Tuesday 29 July 2008

Wake of the Red Witch (1948)

I needed something to clear my head after Big Jim McLain. I was expecting one of the Duke's tough cop roles, but I couldn't have been much further wrong. It was a blatant propaganda piece that delved so far into incoherence that it became stunning for all the wrong reasons. Here's another movie that isn't a western starring the same actor, John Wayne, and made by the same director, Edward Ludwig. I thought of betting against the odds: surely they wouldn't have got the opportunity to make Big Jim McLain together if this one sucked royally, right?

We're in 1860 and the Duke is a Captain, Capt Ralls, who commands the Red Witch of the title. The Red Witch is supposedly transporting $5,000,000 in gold bullion across the south Pacific to the Phillipines for Dutch shipping magnate Mayrant Sidneye, but Ralls has other ideas. Together with a couple of partners in crime, he scuttles the Red Witch in a carefully chosen spot, planning to return a year later to recover his booty, but it isn't going to be that simple. Sidneye withdraws his complaint of piracy to a royal court of inquiry, so that he can redress the balance his own way. He suckers the three crooks to an uncharted island where the game of cat and mouse really begins, not just for the gold but for the beautiful Angelique Desaix.

In the middle of it all, telling our story, is Sam Rosen, who becomes Ralls's first mate and co-conspirator. He's played by Gig Young, as a romantic pirate, though not of the swashbuckling Jack Sparrow type. He's a pretty good foil for the Duke, who isn't bad at all as an anti-hero. He's a villain, no doubt, but he's an honest one with plenty of heroism in him too. His greatest scenes here demonstrates his darker side: the forceful lover and the dangerous drunk. Ralls is a bad man when drunk, almost possessed with intent, and while Wayne was always a powerfully forceful man, he was usually very much in control when demonstrating that. Here the drink takes him a long way away from that control. I'd like to see more of that side of John Wayne.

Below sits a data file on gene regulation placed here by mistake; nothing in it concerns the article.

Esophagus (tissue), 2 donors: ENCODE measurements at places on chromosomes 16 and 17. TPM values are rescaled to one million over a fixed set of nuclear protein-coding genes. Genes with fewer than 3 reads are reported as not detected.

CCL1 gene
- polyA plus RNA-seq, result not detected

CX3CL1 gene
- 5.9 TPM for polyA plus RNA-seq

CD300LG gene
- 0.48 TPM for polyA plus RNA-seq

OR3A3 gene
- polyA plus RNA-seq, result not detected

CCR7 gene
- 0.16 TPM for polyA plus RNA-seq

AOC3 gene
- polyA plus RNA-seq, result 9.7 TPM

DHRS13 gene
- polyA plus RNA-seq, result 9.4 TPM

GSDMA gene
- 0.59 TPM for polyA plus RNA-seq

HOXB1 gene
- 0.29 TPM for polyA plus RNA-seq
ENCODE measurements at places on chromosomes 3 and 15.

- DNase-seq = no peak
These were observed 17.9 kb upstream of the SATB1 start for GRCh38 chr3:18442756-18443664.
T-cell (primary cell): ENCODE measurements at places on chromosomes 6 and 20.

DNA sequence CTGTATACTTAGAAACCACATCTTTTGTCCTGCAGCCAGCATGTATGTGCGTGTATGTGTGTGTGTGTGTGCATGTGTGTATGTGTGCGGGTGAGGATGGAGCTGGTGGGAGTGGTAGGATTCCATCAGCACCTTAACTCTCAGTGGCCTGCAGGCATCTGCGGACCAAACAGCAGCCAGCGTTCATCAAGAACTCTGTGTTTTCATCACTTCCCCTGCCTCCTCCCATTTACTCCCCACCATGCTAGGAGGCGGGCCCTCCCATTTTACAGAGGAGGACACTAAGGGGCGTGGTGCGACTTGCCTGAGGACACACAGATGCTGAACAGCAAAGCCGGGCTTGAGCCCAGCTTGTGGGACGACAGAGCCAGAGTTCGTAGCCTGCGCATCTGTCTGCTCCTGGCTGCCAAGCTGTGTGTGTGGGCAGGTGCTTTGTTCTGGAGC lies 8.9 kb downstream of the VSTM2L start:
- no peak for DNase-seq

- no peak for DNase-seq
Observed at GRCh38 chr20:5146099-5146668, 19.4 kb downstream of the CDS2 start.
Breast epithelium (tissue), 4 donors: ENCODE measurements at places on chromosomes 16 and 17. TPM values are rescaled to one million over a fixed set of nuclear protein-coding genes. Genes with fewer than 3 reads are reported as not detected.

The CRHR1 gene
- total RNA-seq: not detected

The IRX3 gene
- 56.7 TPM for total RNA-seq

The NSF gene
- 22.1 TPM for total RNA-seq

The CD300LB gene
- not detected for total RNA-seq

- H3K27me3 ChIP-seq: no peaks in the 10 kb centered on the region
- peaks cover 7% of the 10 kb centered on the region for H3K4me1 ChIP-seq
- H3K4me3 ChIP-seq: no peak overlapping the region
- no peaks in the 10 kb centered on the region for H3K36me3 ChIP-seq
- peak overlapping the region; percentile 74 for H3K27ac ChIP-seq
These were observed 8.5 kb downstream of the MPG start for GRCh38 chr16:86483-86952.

The third man in Ralls's outfit is Antonio Arrezo, played by an even more unlike man to play a pirate: Paul Fix, who my wife knows as the sheriff from The Rifleman but I remember best nowadays as a different sheriff: the one in Night of the Lepus. The leading lady is Gail Russell and there are also capable character actors in the cast such as Henry Daniell and Luther Adler, but the other character of note is a giant octopus that guards a hoard of huge pearls in a subterranean cave. Yes, the Duke gets to fight an octopus, the very same octopus that Ed Wood stole to use in Bride of the Monster. At least in this film, there's a mechanism to make it move; in Wood's film, Bela Lugosi had to fake both sides of the fight, because that was the only way to get the tentacles to move.

This is far from perfect but it has far more worth than Big Jim McLain. Half the film is notably slow, there are some bad special effects and some very obvious and pointless rear projection shots. Half of the story is in flashback, so after an intriguing opening, Paul Fix virtually disappears from the film and Gig Young only pops in and out on occasion for far too long. There's not enough Gail Russell either though Adele Mara gets some decent screen time as her niece. However even acknowledging all these flaws, I can still vouch for this as a few light years ahead of Big Jim McLain. Wayne is very good indeed and he has a great and memorable battle of wits with his nemesis, Mayrant Sidneye, played by Luther Adler. They're great enemies but they're very much alike in many ways.

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